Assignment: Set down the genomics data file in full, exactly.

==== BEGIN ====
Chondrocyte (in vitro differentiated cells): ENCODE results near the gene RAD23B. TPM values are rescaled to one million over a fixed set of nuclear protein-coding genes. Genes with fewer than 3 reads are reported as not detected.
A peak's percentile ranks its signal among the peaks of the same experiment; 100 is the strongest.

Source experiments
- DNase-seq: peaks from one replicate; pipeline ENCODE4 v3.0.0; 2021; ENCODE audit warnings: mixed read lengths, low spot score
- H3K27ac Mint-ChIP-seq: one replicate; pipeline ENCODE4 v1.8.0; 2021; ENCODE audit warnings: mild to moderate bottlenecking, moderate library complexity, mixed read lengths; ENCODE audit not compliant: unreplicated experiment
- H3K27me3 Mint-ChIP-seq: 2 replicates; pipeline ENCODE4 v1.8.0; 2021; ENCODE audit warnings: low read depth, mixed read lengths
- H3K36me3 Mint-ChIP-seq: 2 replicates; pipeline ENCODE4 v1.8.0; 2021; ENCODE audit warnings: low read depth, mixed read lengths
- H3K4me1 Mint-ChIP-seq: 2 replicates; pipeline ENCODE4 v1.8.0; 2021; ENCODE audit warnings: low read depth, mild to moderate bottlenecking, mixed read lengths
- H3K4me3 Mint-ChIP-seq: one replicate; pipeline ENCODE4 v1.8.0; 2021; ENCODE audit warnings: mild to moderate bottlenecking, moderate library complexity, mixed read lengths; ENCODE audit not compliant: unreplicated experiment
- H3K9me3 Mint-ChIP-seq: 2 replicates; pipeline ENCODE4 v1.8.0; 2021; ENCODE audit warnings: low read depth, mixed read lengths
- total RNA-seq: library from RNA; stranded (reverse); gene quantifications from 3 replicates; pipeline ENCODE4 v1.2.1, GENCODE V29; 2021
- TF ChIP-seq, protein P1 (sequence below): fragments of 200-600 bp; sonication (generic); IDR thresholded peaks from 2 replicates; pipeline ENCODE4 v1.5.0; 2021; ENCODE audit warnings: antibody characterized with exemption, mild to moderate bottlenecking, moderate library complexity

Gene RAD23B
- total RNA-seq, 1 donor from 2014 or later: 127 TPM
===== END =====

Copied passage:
Chondrocyte (in vitro differentiated cells): ENCODE results near the gene RAD23B. TPM values are rescaled to one million over a fixed set of nuclear protein-coding genes. Genes with fewer than 3 reads are reported as not detected.
A peak's percentile ranks its signal among the peaks of the same experiment; 100 is the strongest.

Source experiments
- DNase-seq: peaks from one replicate; pipeline ENCODE4 v3.0.0; 2021; ENCODE audit warnings: mixed read lengths, low spot score
- H3K27ac Mint-ChIP-seq: one replicate; pipeline ENCODE4 v1.8.0; 2021; ENCODE audit warnings: mild to moderate bottlenecking, moderate library complexity, mixed read lengths; ENCODE audit not compliant: unreplicated experiment
- H3K27me3 Mint-ChIP-seq: 2 replicates; pipeline ENCODE4 v1.8.0; 2021; ENCODE audit warnings: low read depth, mixed read lengths
- H3K36me3 Mint-ChIP-seq: 2 replicates; pipeline ENCODE4 v1.8.0; 2021; ENCODE audit warnings: low read depth, mixed read lengths
- H3K4me1 Mint-ChIP-seq: 2 replicates; pipeline ENCODE4 v1.8.0; 2021; ENCODE audit warnings: low read depth, mild to moderate bottlenecking, mixed read lengths
- H3K4me3 Mint-ChIP-seq: one replicate; pipeline ENCODE4 v1.8.0; 2021; ENCODE audit warnings: mild to moderate bottlenecking, moderate library complexity, mixed read lengths; ENCODE audit not compliant: unreplicated experiment
- H3K9me3 Mint-ChIP-seq: 2 replicates; pipeline ENCODE4 v1.8.0; 2021; ENCODE audit warnings: low read depth, mixed read lengths
- total RNA-seq: library from RNA; stranded (reverse); gene quantifications from 3 replicates; pipeline ENCODE4 v1.2.1, GENCODE V29; 2021
- TF ChIP-seq, protein P1 (sequence below): fragments of 200-600 bp; sonication (generic); IDR thresholded peaks from 2 replicates; pipeline ENCODE4 v1.5.0; 2021; ENCODE audit warnings: antibody characterized with exemption, mild to moderate bottlenecking, moderate library complexity

Gene RAD23B
- total RNA-seq, 1 donor from 2014 or later: 127 TPM